Giorgio Moroder On Dance Music's Present And Future One of the most influential electronic producers in the world, Moroder spent 2013 back in the spotlight. Here, he discusses his work with Daft Punk and Donna Summer, the return of disco and the rise of the DJ.
NPR logo

Giorgio Moroder On Dance Music's Present And Future

  • Download
  • <iframe src="" width="100%" height="290" frameborder="0" scrolling="no" title="NPR embedded audio player">
  • Transcript
Giorgio Moroder On Dance Music's Present And Future


Donna Summer was widely known as the queen of disco. And her king? Italian producer Giorgio Moroder.


DONNA SUMMER: (Singing) I feel love ...They said it really loud, they said it on the air on the radio, whoa...He said I love you, yes I do...

LUDDEN: After pioneering electric dance music, Moroder continued his award-winning career in cinema. Among the soundtracks he scored: "Midnight Express," "Scarface" and this song from "Top Gun."


BERLIN: (Singing) Take my breath away...

LUDDEN: Four decades into his career and Moroder is still going strong, most recently collaborating with the French dance music duo Daft Punk. They asked Moroder to narrate his life story. That turned into a song called "Giorgio by Moroder."

GIORGIO MORODER: All I really wanted to do is music, and not only play music but compose music. At that time in Germany in '69, '70, they had already discotheques. So, I would take my car, would go to a discotheque, sing maybe 30 minutes. I think I had about seven, eight songs. I would partially sleep in the car because I didn't want to drive home. And that helped me for about two years to survive.

LUDDEN: We spoke with Giorgio Moroder and asked for his reaction to the Daft Punk song.

MORODER: I was absolutely not only surprised by kind of moved too because you hear me talking about my life and the music was beautiful and it was very emotional. But I loved it.

LUDDEN: Moroder told us more about those early days of his career in Germany. It was at that time when he met Donna Summer. Creative sparks flew and they soon had their first hit, the steamy song, "Love to Love You Baby."

MORODER: I had the idea of a sex song. I loved one of the Serge Gainsbourg song, "Je T'Aime Moi Non Plus."


MORODER: I told Donna if you ever have a line, a sexy line, just tell me and we may do something. So, one day she came back, and she said, how about something like ooh, love to love you baby. Ooh. And I went to the studio, my studio in Munich and we did a little demo, and that was the beginning of "Love to Love You." That was the beginning of her and my career.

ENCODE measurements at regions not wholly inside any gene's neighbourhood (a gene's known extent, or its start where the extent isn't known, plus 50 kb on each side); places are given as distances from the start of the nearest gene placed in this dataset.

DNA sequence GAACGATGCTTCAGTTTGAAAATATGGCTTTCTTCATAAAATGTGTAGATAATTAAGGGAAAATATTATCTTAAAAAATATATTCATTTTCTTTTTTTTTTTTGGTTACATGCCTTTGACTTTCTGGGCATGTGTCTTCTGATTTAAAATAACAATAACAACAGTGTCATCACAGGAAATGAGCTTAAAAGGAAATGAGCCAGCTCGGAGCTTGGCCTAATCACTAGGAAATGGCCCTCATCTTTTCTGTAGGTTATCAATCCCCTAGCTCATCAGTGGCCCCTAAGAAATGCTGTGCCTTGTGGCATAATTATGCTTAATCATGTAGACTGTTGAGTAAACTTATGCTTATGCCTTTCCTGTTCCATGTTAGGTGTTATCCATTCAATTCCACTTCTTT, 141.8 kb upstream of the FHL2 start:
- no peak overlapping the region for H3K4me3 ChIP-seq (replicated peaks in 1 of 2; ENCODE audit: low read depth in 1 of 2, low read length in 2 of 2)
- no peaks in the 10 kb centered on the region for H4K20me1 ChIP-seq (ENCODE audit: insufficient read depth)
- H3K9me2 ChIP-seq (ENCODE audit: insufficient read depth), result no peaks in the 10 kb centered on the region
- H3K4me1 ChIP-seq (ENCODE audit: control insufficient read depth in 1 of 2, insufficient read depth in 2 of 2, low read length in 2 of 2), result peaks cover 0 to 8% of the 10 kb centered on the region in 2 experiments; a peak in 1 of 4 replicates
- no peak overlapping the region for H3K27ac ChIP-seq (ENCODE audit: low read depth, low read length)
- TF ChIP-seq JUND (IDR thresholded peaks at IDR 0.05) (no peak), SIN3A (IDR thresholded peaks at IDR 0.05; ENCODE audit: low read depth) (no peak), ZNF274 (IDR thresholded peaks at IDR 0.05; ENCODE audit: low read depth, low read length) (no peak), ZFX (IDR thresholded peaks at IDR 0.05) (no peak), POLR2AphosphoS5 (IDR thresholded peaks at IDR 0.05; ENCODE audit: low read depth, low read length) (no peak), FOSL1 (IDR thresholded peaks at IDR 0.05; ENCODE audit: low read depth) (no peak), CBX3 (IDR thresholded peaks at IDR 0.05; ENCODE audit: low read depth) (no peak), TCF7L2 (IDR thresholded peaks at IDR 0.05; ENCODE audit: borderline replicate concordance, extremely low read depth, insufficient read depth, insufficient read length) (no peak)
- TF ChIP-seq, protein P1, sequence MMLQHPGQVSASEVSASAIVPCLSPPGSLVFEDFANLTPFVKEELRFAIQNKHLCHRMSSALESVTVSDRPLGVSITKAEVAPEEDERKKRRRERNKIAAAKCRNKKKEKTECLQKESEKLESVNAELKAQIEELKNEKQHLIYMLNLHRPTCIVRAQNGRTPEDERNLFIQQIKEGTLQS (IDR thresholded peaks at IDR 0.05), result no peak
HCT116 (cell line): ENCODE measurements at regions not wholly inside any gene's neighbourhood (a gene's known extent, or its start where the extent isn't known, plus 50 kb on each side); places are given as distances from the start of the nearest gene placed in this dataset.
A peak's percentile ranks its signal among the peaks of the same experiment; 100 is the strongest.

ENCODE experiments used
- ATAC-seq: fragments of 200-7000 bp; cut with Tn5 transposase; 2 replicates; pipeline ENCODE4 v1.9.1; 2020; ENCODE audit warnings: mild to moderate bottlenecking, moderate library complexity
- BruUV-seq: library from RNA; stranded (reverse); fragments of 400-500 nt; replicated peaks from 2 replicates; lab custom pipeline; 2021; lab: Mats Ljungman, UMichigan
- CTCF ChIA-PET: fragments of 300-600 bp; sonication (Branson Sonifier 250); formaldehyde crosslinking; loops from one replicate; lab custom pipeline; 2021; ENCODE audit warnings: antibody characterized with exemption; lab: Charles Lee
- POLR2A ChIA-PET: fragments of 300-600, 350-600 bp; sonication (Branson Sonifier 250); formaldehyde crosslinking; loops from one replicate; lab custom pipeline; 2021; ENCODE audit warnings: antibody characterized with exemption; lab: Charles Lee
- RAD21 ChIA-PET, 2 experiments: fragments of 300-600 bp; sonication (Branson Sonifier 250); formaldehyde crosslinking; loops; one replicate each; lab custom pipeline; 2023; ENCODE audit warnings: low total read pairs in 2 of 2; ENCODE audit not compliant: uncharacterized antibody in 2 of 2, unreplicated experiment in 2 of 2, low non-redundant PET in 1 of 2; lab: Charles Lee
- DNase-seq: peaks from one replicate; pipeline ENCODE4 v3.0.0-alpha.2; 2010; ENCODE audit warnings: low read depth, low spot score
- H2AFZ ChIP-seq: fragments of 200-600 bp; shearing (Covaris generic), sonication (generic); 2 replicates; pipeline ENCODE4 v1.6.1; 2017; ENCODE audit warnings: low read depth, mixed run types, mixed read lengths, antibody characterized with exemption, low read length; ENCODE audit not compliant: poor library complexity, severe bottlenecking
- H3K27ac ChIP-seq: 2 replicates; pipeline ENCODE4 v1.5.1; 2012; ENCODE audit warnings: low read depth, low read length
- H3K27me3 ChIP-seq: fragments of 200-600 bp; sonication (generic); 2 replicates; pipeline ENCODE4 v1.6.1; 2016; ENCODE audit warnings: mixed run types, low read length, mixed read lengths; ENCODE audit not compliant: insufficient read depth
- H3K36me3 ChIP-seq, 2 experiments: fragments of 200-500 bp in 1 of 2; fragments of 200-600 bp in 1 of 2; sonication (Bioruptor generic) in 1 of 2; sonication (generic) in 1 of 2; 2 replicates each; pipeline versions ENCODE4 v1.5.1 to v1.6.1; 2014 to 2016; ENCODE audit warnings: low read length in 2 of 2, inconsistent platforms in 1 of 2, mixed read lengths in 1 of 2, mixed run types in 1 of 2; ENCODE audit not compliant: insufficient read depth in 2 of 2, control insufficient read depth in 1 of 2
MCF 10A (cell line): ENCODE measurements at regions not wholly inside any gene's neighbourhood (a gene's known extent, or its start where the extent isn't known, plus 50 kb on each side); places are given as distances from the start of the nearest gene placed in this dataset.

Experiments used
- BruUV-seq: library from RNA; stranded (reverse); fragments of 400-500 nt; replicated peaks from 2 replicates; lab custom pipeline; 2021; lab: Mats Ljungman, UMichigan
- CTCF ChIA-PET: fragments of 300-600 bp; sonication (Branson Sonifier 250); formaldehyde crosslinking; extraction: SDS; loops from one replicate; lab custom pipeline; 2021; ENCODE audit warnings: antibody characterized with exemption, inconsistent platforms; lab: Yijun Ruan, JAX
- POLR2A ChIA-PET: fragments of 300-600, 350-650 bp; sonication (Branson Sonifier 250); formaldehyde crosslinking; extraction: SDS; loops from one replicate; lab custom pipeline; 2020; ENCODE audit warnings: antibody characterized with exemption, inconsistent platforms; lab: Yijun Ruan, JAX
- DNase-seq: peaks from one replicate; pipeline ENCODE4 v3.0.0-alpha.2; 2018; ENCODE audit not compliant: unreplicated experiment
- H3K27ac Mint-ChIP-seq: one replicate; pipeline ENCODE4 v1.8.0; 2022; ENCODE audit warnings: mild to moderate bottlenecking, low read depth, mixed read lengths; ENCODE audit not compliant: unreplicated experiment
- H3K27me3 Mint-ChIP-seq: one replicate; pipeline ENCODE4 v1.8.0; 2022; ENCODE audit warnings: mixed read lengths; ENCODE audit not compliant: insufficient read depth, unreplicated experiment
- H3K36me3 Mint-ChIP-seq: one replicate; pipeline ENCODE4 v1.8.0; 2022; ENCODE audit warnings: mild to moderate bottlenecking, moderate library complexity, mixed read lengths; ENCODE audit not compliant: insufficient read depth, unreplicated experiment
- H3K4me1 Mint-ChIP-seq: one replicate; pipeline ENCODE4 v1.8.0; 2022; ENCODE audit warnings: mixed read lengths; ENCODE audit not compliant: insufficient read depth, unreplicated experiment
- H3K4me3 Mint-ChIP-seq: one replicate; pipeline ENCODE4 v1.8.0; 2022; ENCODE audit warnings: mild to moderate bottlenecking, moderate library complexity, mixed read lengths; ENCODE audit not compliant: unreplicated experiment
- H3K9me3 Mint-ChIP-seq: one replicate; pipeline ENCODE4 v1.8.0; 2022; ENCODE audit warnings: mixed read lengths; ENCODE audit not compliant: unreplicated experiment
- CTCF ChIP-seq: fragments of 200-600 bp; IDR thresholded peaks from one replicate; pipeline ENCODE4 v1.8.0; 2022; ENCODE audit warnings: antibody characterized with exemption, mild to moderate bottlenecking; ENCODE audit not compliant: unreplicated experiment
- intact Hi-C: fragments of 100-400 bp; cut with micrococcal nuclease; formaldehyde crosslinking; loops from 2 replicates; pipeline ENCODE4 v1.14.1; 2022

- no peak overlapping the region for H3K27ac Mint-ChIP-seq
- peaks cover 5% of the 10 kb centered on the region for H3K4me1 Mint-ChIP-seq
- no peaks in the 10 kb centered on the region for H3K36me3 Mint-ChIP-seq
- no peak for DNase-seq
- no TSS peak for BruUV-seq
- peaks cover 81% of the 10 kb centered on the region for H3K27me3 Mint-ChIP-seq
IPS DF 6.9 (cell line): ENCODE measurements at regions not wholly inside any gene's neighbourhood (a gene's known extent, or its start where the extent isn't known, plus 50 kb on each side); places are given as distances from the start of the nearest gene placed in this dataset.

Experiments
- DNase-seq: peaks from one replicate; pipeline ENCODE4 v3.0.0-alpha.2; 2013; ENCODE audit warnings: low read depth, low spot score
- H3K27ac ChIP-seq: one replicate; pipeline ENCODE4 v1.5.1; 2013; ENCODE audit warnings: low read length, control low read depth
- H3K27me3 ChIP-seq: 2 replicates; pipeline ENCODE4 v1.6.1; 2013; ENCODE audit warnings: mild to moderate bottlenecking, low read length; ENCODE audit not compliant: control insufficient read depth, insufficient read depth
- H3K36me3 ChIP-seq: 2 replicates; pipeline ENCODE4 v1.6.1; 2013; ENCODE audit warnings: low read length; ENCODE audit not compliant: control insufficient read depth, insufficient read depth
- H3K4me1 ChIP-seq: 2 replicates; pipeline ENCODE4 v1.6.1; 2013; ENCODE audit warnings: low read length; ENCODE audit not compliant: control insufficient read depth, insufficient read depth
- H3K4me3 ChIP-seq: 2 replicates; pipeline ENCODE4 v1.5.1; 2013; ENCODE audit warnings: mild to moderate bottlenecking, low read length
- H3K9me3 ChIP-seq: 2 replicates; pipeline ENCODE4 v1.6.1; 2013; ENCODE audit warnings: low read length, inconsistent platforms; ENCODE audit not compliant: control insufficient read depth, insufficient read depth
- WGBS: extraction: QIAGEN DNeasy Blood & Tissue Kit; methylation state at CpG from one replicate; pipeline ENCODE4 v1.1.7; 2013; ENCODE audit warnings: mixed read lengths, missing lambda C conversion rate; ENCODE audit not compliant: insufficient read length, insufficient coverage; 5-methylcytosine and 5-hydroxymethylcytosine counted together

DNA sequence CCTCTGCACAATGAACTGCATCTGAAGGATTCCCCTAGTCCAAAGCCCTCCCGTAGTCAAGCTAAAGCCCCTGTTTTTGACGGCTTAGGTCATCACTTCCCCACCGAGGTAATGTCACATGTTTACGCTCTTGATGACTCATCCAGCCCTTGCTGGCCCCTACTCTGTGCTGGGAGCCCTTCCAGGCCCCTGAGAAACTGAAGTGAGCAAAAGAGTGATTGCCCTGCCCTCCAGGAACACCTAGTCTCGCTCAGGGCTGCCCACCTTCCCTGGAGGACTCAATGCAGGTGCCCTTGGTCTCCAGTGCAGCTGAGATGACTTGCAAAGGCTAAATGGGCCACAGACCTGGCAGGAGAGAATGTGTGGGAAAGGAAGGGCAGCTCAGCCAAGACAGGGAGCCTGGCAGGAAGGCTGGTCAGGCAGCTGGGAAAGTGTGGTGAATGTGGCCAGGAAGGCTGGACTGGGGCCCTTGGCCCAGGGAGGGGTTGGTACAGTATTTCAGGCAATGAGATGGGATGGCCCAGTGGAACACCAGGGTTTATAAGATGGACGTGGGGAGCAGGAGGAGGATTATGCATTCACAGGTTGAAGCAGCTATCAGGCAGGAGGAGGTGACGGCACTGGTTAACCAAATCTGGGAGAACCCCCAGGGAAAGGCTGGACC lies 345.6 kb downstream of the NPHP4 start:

LUDDEN: You have actually done a recent remix of this song. Let's listen now to the remix.


LUDDEN: So, Sergio Moroder, why do a remix?

MORODER: Well, the concept was let's do remix of all the songs of Donna (unintelligible), I think 12 songs. So, the record company asked me which one I would like to redo, and I said "Love to Love You." And I was lucky because I just found the original tapes of Donna about seven, eight months ago, because everybody thought, me included, the tapes were lost.

LUDDEN: What did you do differently?

MORODER: Well, the tempo is a little faster and new sounds. So, basically the instruments are new but the main, the most important thing, the moaning and the voice is exactly the same - just sped up.


LUDDEN: Your music was so synonymous with the whole disco, dance era. I don't know if you ever had a chance yourself to go to, I don't know, Studio 54 and take part in that?

MORODER: Well, actually not too much. I was in Studio 54 one time; it was great. But I'm not a discotheque guy. Even in Munich when I was working there, I rarely went. Sometime when I had a new demo, I went to some discotheques to check it - see how the reactions of the people are. But to go there just to dance, I rarely did that.

LUDDEN: I understand not having been to Studio 54 but the disco...

MORODER: Probably you were not even born.


LUDDEN: ...but the disco sound is back.

MORODER: I love it. It's a little bit - actually, a lot - with the help of Daft Punk. That big hit "Get Lucky" is a disco song. That's great disco, but a modern disco, because it has great vocoders in and synthesizers. So, I think they revived the disco movement a lot.


LUDDEN: Do you wonder how music will sound in another 30, 40 years? I don't know, maybe the revivals will just keep coming back and back, or do you hear a new, you know, trend with computers and so forth? What do you think?

MORODER: No. The trend now, I think, is to go back to more traditional composing, you know, like, where you have an intro, you have a verse, a pre-chorus, a chorus, like my hits in general. And I noticed a lot of DJs now are going back to that. In fact, Avicii, with the new song "Wake Me Up," that's kind of a dance song but it's more like a traditional dance song. In fact, it could be a country-and-western song.


LUDDEN: Of all of the many and varied things that you have produced, what are you most proud of?

MORODER: I probably love the soundtrack of "Midnight Express" the best. I think it's innovative. It was my first Oscar. That was a turning event in my life and I really love to do it.


LUDDEN: Giorgio Moroder. He joined me from NPR West. Giorgio Moroder, thank you so much.

MORODER: Thank you for having me.


LUDDEN: You can find out more about Giorgio Moroder by going to our website, This is WEEKEND EDITION from NPR News. Rachel Martin returns next week. I'm Jennifer Ludden.

Copyright © 2013 NPR. All rights reserved. Visit our website terms of use and permissions pages at for further information.

NPR transcripts are created on a rush deadline by Verb8tm, Inc., an NPR contractor, and produced using a proprietary transcription process developed with NPR. This text may not be in its final form and may be updated or revised in the future. Accuracy and availability may vary. The authoritative record of NPR’s programming is the audio record.